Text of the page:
Facebook Privacy Checkup

Most people are far more aware of personal privacy – thanks to the recent Facebook Cambridge Analytica scandal. I have to admit – it had been a few months since I had last checked my Facebook privacy settings….

Being a security / privacy advocate I was somewhat surprised when I reviewed the apps in Facebook, and realised that to date I’d allowed more than 30 third-party apps access to at least some of my personal data… Eeek.


So how about your settings?

Some of the apps weren’t a surprise at all. Some were legitimate apps that I’d allowed access to, but that I no longer use based on things I was focussed on at the time. Other apps though, I’m not so sure about – and that’s the whole point. Most likely, assuming no foul play – without thinking I chose the “log in with Facebook” option for ease of use when signing up for a new service.

Not anymore. So out of curiosity – have you looked at your Facebook privacy settings yet? OK, let me explain how to check.


Check your Facebook App Settings

It’s not that difficult, although Facebook does a pretty poor job of letting you opt out of apps quickly, if you have a large number of them.

Technically you can do so on either mobile or desktop editions of Facebook. However I’m just going to cover how to do this on your mobile, seeing as this is the most popular way that most people view Facebook.

Follow these simple steps:

  1. Open a new Facebook session on your mobile device.
  2. You need to find the three small horizontal lines on the front page of your Facebook mobile app. On iOS, they should be in the lower right corner, whereas on Android you’ll see them on the top right.
  3. Click on the three lines, and a page will be displayed that has your name and profile at the top first line. Scroll down, and eventually you’ll find the section marked “Settings and Privacy”.
  4. The first option within that section is called “Account Settings.” That’s the option you want to touch / select.
  5. Scroll down the page and find where it says “Apps” Click on this one.
  6. A page called “Apps and websites” will be displayed.
  7. Select the first item that has the title of “Logged in with Facebook.” Click on the “Edit” within that option.


For each app listed here, you’ll have to click it (by selecting view), and then scroll down all the way to the bottom to find “Remove App”, and then after selecting this option, confirm again that you want to remove it by pressing “Remove”.

It’s a bit tiring…. and almost seems like it’s designed intentionally to make it hard to disallow apps more than one at a time.

It’s important that you understand that simply revoking the access won’t delete any of the information you’ve already provided to an application. However, it’s still reassuring to know that you won’t be providing any new information to them. Over time, the old data that was collected will become less and less valuable anyway. GDPR laws will take care of this one in the future… eventually.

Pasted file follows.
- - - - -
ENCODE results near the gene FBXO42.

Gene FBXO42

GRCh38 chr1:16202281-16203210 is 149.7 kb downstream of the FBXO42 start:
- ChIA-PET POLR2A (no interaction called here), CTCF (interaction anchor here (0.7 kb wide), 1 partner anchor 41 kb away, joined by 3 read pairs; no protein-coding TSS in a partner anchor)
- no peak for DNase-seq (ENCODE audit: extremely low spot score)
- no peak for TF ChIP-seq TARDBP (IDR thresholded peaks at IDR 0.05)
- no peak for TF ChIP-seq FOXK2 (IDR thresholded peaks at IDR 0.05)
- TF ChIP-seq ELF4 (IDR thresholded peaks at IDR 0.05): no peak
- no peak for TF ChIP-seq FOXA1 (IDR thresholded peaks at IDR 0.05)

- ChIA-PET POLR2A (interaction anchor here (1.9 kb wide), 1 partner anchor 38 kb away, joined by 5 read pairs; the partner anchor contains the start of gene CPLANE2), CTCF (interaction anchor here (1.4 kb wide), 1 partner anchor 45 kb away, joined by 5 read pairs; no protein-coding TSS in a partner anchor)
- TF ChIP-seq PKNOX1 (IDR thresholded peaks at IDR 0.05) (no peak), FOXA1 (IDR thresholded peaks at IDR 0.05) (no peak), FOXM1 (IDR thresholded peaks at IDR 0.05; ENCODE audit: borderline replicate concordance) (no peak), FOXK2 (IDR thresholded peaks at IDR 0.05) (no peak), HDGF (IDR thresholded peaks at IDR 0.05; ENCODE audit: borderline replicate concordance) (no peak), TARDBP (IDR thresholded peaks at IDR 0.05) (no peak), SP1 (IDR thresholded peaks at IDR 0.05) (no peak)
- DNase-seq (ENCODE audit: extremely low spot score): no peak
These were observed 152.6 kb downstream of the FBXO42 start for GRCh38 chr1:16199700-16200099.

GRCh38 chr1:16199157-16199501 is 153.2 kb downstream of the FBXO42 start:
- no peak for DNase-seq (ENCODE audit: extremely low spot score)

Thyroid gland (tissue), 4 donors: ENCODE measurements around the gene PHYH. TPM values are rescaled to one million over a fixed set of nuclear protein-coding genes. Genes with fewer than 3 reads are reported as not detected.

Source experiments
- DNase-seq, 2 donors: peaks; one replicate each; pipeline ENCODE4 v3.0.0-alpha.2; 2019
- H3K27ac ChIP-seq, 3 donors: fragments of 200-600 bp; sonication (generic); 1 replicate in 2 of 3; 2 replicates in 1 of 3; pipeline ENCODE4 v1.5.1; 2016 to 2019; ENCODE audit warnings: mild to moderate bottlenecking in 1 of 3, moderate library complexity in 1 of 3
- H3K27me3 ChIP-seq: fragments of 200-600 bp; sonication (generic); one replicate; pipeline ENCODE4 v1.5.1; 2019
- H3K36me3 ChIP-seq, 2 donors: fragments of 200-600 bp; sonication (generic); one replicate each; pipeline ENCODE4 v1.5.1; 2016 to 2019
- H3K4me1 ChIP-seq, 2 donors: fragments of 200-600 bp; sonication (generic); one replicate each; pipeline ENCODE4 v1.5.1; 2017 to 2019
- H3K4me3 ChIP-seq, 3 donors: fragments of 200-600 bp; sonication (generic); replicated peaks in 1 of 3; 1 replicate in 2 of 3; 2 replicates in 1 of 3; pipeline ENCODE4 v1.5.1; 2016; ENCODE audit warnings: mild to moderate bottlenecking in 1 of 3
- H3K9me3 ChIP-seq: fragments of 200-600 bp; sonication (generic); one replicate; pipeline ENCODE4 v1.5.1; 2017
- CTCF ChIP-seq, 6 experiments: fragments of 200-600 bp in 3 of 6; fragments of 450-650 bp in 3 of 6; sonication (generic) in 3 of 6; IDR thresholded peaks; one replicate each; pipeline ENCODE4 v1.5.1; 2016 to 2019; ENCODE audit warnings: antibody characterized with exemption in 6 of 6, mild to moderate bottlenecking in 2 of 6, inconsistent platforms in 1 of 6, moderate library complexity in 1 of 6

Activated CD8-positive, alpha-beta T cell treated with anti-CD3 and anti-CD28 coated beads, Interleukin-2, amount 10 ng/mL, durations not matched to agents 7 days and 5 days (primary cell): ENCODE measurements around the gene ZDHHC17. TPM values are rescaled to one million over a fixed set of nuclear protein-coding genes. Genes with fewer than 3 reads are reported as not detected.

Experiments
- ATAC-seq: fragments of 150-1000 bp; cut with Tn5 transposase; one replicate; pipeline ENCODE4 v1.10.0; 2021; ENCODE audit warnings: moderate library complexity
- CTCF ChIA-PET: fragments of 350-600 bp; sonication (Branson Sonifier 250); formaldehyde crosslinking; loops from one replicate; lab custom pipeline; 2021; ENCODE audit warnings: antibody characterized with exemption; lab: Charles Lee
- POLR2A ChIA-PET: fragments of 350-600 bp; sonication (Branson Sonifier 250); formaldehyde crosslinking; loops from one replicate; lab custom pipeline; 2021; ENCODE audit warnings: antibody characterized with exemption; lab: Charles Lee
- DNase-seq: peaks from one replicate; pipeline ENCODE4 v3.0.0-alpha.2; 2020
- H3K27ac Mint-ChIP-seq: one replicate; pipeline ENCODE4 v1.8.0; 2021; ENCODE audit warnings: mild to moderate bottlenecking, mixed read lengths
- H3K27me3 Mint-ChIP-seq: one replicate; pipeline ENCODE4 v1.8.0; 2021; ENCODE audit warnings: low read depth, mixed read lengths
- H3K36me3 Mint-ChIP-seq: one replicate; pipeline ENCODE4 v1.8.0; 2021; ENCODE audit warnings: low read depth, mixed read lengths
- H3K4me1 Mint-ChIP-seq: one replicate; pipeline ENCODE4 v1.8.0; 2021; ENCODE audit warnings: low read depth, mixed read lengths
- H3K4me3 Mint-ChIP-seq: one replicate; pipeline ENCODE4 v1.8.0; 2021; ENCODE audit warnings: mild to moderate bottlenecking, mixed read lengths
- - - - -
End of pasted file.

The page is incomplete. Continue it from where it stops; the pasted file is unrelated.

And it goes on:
You also might want to manage the amount of information that you’re providing to apps that you want to continue using. So consider all the apps that you have previously given permission – and remove where you can.


Facebook FakeBook – so you have friends who you can trust?

After 10 or more years on Facebook, like me you may have a number of “friends” along the way you no longer recognise or actually know in the first place. Who are all these people? Do you actually know them!?

This is the oldest trick in the book – fake profiles.

Review who your friends are – and remove those that you don’t know or don’t look right. That good looking profile of someone you don’t know could be someone misusing your data you share with your so called “friends”. Remove those you don’t know.

To get a handle on who can see which of your posts, it’s finally time to head to Settings then Privacy.

Start with “Who can see my posts”, then click on “Who can see my future posts” to manage your defaults. You can go full-on public and share with the world, or limit your circle by geography, employer, groups, etc. Whatever you choose will be your default from here onwards.

Also make sure you use the “Limit past posts” option to make your previous posts private.


Some final considerations & Facebook options to check:

Don’t overshare your personal info – Don’t share your email or mobile phone number unless you absolutely have to, and if you do, keep the circle as small as possible.

Enable the option to “Review posts you’re tagged in” before the post appears on your timeline, so at least you can remove anything that you’d rather not see there.

Limiting what others share about you – Select “Timeline and Tagging” in the menu. There you can limit who can post to your timeline, who can see which posts, who can see what you’re tagged in, etc.

Your tolerance here will vary depending on how active a Facebook user you are and how obnoxious your friends can be, but at the very least it’s helpful for setting custom audiences that exclude people—your manager, or an ex—you definitely don’t want taking an active role in your Facebook updates.

Review your settings – To test out your changes, head to “Review” >> “View As” to see what other people see on your timeline, where you can see what your account looks like through a friends account.

Last thing you’ll want to change is the Face Recognition option in the left-hand menu pane as well. It has some genuine uses however if you fundamentally find it creepy that Facebook’s algorithms hunt for your face then go ahead and switch it off.

Hey presto – you are protected… for now.

You need to check back on a regular basis to ensure no new features / settings have been introduced.